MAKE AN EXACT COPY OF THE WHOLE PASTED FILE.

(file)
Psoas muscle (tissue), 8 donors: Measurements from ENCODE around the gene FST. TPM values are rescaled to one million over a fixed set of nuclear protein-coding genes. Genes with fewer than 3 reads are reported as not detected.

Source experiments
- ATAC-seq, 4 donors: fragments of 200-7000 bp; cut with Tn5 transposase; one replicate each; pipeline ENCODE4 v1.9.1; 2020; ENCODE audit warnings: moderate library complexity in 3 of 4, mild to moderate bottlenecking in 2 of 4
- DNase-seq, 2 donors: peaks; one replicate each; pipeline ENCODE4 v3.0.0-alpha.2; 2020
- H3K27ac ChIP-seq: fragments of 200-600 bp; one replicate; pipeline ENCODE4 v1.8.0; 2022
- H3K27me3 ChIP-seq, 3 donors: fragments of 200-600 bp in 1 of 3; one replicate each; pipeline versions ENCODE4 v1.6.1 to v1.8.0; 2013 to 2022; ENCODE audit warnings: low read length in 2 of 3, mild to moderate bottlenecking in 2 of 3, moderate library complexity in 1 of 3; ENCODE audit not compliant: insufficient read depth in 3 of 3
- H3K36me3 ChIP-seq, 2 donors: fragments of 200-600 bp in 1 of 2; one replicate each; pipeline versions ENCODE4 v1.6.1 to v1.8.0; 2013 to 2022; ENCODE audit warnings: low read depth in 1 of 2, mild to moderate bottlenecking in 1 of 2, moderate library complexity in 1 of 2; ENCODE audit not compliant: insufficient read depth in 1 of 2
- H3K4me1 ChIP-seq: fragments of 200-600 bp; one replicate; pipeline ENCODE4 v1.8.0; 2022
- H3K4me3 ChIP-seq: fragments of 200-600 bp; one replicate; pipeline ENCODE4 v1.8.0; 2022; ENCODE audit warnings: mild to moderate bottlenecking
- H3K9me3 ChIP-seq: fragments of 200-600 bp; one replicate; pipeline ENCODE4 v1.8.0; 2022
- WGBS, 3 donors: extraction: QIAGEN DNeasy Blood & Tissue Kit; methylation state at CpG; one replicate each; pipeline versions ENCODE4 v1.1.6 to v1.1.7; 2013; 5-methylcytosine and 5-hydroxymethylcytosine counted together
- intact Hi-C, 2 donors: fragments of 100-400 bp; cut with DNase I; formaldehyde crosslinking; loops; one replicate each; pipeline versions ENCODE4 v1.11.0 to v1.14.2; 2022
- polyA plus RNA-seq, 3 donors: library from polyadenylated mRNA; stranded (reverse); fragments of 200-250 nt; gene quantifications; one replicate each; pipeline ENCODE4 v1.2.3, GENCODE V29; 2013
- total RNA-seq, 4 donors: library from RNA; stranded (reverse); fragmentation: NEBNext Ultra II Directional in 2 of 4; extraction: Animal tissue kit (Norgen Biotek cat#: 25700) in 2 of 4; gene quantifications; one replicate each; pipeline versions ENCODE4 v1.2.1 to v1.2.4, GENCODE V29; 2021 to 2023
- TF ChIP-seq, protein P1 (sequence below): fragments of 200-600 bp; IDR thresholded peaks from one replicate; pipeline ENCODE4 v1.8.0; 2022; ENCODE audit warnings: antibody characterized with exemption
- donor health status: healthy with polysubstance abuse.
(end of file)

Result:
Psoas muscle (tissue), 8 donors: Measurements from ENCODE around the gene FST. TPM values are rescaled to one million over a fixed set of nuclear protein-coding genes. Genes with fewer than 3 reads are reported as not detected.

Source experiments
- ATAC-seq, 4 donors: fragments of 200-7000 bp; cut with Tn5 transposase; one replicate each; pipeline ENCODE4 v1.9.1; 2020; ENCODE audit warnings: moderate library complexity in 3 of 4, mild to moderate bottlenecking in 2 of 4
- DNase-seq, 2 donors: peaks; one replicate each; pipeline ENCODE4 v3.0.0-alpha.2; 2020
- H3K27ac ChIP-seq: fragments of 200-600 bp; one replicate; pipeline ENCODE4 v1.8.0; 2022
- H3K27me3 ChIP-seq, 3 donors: fragments of 200-600 bp in 1 of 3; one replicate each; pipeline versions ENCODE4 v1.6.1 to v1.8.0; 2013 to 2022; ENCODE audit warnings: low read length in 2 of 3, mild to moderate bottlenecking in 2 of 3, moderate library complexity in 1 of 3; ENCODE audit not compliant: insufficient read depth in 3 of 3
- H3K36me3 ChIP-seq, 2 donors: fragments of 200-600 bp in 1 of 2; one replicate each; pipeline versions ENCODE4 v1.6.1 to v1.8.0; 2013 to 2022; ENCODE audit warnings: low read depth in 1 of 2, mild to moderate bottlenecking in 1 of 2, moderate library complexity in 1 of 2; ENCODE audit not compliant: insufficient read depth in 1 of 2
- H3K4me1 ChIP-seq: fragments of 200-600 bp; one replicate; pipeline ENCODE4 v1.8.0; 2022
- H3K4me3 ChIP-seq: fragments of 200-600 bp; one replicate; pipeline ENCODE4 v1.8.0; 2022; ENCODE audit warnings: mild to moderate bottlenecking
- H3K9me3 ChIP-seq: fragments of 200-600 bp; one replicate; pipeline ENCODE4 v1.8.0; 2022
- WGBS, 3 donors: extraction: QIAGEN DNeasy Blood & Tissue Kit; methylation state at CpG; one replicate each; pipeline versions ENCODE4 v1.1.6 to v1.1.7; 2013; 5-methylcytosine and 5-hydroxymethylcytosine counted together
- intact Hi-C, 2 donors: fragments of 100-400 bp; cut with DNase I; formaldehyde crosslinking; loops; one replicate each; pipeline versions ENCODE4 v1.11.0 to v1.14.2; 2022
- polyA plus RNA-seq, 3 donors: library from polyadenylated mRNA; stranded (reverse); fragments of 200-250 nt; gene quantifications; one replicate each; pipeline ENCODE4 v1.2.3, GENCODE V29; 2013
- total RNA-seq, 4 donors: library from RNA; stranded (reverse); fragmentation: NEBNext Ultra II Directional in 2 of 4; extraction: Animal tissue kit (Norgen Biotek cat#: 25700) in 2 of 4; gene quantifications; one replicate each; pipeline versions ENCODE4 v1.2.1 to v1.2.4, GENCODE V29; 2021 to 2023
- TF ChIP-seq, protein P1 (sequence below): fragments of 200-600 bp; IDR thresholded peaks from one replicate; pipeline ENCODE4 v1.8.0; 2022; ENCODE audit warnings: antibody characterized with exemption
- donor health status: healthy with polysubstance abuse.